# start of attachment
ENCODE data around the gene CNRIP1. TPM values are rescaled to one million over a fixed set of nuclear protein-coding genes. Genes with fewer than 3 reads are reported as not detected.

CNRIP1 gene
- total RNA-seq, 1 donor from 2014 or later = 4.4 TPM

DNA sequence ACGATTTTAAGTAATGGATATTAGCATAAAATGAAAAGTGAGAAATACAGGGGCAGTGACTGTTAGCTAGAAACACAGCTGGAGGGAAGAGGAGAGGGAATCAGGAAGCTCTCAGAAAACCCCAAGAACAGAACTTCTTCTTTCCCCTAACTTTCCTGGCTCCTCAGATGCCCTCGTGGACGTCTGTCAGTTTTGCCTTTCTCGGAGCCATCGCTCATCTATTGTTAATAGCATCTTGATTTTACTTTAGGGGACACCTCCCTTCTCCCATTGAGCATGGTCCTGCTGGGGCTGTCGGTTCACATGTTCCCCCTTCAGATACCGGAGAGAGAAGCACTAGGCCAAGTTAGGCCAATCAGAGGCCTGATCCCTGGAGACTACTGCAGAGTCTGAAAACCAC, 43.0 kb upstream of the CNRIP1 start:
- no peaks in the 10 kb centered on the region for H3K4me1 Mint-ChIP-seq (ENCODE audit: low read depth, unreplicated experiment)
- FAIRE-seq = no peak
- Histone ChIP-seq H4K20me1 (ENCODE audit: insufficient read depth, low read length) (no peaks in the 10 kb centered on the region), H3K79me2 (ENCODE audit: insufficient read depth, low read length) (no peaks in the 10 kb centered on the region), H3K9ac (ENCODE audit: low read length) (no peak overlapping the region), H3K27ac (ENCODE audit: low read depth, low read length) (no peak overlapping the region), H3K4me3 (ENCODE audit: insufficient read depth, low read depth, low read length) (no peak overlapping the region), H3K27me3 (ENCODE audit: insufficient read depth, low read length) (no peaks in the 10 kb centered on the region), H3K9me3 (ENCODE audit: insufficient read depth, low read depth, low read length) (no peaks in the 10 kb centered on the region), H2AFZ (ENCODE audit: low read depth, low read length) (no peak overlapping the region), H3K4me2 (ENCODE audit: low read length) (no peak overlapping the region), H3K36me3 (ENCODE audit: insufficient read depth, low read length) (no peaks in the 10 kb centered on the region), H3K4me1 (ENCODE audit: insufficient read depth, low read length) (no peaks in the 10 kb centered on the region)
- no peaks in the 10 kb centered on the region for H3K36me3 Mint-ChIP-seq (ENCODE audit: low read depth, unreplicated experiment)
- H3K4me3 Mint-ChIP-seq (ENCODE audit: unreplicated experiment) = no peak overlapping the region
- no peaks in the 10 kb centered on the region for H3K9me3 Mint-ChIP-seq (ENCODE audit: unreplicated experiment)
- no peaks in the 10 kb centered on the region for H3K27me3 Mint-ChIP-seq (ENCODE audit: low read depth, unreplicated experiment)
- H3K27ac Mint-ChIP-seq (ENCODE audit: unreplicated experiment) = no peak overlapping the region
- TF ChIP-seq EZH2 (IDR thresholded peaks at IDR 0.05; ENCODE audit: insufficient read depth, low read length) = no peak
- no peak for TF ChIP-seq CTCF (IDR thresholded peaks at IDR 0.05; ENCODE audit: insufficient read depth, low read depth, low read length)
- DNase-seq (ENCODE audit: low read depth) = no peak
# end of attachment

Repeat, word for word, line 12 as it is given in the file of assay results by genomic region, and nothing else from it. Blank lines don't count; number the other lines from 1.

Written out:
- H3K27ac Mint-ChIP-seq (ENCODE audit: unreplicated experiment) = no peak overlapping the region